I don’t regret doing it, but I am so exhausted and in so much pain and so sick… how can I get him to pick up some slack and to notice how much I am doing and that if he’s not working, that it’s only fair he do half the house work and childcare.

    • i feel for you. My oldest is autistic too. I have five children and had to single parent on weekdays for nine months not too long ago and I totally understand how hard it is. It’s not something I want to repeat, that’s for sure! We do a lot of “date nights” by just connecting and snuggling on the couch when the kids are in bed or, more often, when they’re busy doing something else. Including watching a movie… Nothing wrong with a little electronic babysitting for short times.

      But, to get your husband to help out some more might I suggest something? Stop working so hard yourself. Let the chores slide for a while and ask for help with the basics. Will your house start to fall apart? Yes. Odds are, his ideas of clean and essential chores will be different from your own. But, you need your rest and you need time to recuperate! And that is more important than a clean house. Make a list, together is best but on your own if necessary, of the essentials. What and when the bills need to be paid, what the absolute essentials are for housekeeping, etc. Then, cut back on that list even more. Have bills paid automatically from your chequing account as much as possible. Cut back on the housework. And let your husband deal with the crying baby. And can he take your oldest to her appointments? As long as he isn’t abusive, he WILL deal with the crying baby when he sees that you’re not.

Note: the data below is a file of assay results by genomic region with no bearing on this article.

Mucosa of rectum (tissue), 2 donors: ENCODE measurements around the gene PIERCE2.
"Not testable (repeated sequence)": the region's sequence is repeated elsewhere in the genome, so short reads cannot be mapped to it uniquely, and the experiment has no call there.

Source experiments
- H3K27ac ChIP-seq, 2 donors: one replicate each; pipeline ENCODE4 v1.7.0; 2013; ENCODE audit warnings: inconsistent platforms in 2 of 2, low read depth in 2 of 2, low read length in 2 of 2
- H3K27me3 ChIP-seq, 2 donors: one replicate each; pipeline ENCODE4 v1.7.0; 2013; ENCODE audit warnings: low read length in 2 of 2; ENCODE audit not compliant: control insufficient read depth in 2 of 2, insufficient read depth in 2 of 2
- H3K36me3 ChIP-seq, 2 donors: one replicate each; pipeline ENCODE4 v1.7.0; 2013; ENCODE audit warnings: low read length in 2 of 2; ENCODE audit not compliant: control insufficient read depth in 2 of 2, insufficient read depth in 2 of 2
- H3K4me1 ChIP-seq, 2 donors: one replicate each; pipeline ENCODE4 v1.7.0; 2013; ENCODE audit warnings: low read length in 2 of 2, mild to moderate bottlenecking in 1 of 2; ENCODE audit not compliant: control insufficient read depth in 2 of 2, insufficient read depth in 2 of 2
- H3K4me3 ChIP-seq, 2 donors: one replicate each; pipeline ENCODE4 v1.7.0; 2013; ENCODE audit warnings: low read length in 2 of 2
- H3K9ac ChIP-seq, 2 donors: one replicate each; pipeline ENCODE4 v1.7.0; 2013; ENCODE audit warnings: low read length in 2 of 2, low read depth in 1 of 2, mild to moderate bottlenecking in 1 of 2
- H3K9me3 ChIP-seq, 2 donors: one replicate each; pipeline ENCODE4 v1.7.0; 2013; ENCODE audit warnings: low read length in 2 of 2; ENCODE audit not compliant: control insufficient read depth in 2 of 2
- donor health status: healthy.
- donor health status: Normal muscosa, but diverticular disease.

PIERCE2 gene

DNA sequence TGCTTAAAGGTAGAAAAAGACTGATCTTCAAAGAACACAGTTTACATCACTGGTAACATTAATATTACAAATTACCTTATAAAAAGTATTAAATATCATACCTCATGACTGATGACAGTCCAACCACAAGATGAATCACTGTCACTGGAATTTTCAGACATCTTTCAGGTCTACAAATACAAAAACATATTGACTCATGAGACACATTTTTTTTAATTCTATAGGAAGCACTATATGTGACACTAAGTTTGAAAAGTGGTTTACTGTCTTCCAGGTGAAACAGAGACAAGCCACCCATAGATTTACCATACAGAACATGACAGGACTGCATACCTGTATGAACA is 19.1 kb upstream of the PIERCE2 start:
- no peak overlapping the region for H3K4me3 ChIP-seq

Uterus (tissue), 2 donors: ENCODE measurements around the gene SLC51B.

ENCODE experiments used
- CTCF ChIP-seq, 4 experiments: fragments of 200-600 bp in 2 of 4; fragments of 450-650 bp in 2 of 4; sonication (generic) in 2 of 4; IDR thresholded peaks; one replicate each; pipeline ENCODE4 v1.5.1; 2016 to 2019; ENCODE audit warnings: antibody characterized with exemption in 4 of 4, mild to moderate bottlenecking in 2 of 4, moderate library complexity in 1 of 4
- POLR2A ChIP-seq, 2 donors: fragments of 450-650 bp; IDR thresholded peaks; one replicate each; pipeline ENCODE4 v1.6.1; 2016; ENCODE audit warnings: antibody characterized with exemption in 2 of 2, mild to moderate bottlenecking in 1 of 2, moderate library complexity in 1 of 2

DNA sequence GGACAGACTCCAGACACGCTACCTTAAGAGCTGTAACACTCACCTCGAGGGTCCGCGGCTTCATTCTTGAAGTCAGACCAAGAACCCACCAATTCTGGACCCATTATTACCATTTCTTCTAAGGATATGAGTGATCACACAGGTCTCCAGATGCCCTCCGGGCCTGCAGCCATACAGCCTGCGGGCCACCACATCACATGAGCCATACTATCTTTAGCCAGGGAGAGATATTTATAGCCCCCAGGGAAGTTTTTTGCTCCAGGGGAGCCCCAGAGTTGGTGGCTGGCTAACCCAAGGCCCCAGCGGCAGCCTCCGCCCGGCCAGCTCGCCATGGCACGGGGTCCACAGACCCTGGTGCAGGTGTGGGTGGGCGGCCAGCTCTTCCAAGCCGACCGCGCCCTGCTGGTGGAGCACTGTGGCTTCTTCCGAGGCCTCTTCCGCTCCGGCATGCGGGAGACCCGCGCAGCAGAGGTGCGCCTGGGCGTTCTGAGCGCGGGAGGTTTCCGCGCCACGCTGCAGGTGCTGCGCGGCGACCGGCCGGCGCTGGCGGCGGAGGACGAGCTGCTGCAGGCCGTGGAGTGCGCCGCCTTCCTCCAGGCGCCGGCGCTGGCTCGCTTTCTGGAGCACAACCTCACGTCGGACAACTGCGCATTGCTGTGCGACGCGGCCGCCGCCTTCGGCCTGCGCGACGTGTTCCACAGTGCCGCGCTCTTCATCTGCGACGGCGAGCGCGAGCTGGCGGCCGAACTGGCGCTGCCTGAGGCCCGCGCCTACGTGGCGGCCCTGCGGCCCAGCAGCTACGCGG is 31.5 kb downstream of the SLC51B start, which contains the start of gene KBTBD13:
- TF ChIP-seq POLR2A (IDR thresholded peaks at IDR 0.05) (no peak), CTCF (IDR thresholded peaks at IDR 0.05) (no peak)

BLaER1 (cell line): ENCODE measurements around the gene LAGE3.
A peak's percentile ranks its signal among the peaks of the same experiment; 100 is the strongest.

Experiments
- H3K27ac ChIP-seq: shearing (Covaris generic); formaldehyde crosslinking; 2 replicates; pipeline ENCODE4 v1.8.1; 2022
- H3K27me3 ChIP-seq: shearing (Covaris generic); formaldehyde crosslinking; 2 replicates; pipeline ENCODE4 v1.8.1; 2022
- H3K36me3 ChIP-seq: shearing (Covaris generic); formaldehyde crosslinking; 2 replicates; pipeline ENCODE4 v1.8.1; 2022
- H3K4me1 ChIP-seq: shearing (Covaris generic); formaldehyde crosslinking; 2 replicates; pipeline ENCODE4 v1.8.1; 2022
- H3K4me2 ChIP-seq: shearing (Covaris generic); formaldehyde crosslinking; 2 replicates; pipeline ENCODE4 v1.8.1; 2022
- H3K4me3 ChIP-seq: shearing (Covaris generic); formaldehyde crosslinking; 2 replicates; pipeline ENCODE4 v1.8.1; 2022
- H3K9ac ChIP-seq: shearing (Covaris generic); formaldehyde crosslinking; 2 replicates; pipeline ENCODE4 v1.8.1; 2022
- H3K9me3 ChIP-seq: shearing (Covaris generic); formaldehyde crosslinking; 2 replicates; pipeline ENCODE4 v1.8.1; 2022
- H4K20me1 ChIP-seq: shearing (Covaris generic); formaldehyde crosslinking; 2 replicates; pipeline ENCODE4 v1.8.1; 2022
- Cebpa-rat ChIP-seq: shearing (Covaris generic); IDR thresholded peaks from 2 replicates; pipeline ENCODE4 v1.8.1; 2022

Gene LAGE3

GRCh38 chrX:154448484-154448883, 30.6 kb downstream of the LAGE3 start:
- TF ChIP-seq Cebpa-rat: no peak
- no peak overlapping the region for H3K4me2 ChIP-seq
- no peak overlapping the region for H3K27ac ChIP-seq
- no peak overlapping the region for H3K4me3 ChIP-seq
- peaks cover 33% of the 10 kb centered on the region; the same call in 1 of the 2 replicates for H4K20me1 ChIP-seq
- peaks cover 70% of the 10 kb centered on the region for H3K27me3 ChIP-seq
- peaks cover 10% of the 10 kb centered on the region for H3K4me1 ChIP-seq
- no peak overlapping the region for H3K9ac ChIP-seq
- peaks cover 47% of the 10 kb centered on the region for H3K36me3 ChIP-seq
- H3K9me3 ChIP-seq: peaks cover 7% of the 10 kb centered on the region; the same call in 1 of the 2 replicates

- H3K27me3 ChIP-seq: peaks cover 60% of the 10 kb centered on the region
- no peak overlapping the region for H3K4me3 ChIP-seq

I don’t mean to turn into a total slacker of course. And don’t neglect your children, if you see that the baby isn’t getting fed enough, by all means, step in. And if your autistic child is a wanderer and can’t be trusted to let you sleep, crawl into bed with her. Broken sleep is better than no sleep at all. But the dirt isn’t going anywhere and won’t kill you. My mom had a saying on our kitchen wall, “My house is clean enough to be healthy, and dirty enough to be happy.”

      As far as packing up the house, can your oldest help at all? And, if not, can anyone else? I hope that you get the help you need and that things improve for you soon.
      Susan recently posted…Chesterton on Poets vs. LogiciansMy Profile

      • Susan, these are great suggestions. I completely agree with the “after you put the kids to bed” date nights. My husband and I do that often because we too live on a tight budget as a single income family. So at 8:00, when the kids go to bed, we hang out together at home.

        I also love your point about letting some of the dirt remain. Our homes don’t have to be perfect and it’s much more important to get some rest or to spend time with your spouse than to have a perfectly clean home.
        Lindsey Bell recently posted…How to Keep Your Marriage Strong-Blog Tour, Day 4My Profile